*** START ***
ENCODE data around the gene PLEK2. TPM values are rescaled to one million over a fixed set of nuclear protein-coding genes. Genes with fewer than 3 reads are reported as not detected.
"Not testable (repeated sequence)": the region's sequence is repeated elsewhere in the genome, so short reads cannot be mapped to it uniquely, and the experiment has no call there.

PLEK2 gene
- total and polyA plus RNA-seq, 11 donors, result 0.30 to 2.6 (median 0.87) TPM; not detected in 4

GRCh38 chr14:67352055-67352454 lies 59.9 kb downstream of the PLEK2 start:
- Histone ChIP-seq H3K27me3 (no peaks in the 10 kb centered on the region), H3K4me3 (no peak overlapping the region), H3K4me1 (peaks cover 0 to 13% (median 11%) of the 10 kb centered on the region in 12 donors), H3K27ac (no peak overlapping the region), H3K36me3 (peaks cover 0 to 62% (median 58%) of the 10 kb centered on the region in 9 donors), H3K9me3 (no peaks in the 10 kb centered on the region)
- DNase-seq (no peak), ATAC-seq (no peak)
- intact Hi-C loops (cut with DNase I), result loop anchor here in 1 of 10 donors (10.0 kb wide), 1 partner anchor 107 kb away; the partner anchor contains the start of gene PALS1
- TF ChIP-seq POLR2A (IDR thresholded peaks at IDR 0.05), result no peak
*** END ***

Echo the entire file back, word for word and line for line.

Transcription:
ENCODE data around the gene PLEK2. TPM values are rescaled to one million over a fixed set of nuclear protein-coding genes. Genes with fewer than 3 reads are reported as not detected.
"Not testable (repeated sequence)": the region's sequence is repeated elsewhere in the genome, so short reads cannot be mapped to it uniquely, and the experiment has no call there.

PLEK2 gene
- total and polyA plus RNA-seq, 11 donors, result 0.30 to 2.6 (median 0.87) TPM; not detected in 4

GRCh38 chr14:67352055-67352454 lies 59.9 kb downstream of the PLEK2 start:
- Histone ChIP-seq H3K27me3 (no peaks in the 10 kb centered on the region), H3K4me3 (no peak overlapping the region), H3K4me1 (peaks cover 0 to 13% (median 11%) of the 10 kb centered on the region in 12 donors), H3K27ac (no peak overlapping the region), H3K36me3 (peaks cover 0 to 62% (median 58%) of the 10 kb centered on the region in 9 donors), H3K9me3 (no peaks in the 10 kb centered on the region)
- DNase-seq (no peak), ATAC-seq (no peak)
- intact Hi-C loops (cut with DNase I), result loop anchor here in 1 of 10 donors (10.0 kb wide), 1 partner anchor 107 kb away; the partner anchor contains the start of gene PALS1
- TF ChIP-seq POLR2A (IDR thresholded peaks at IDR 0.05), result no peak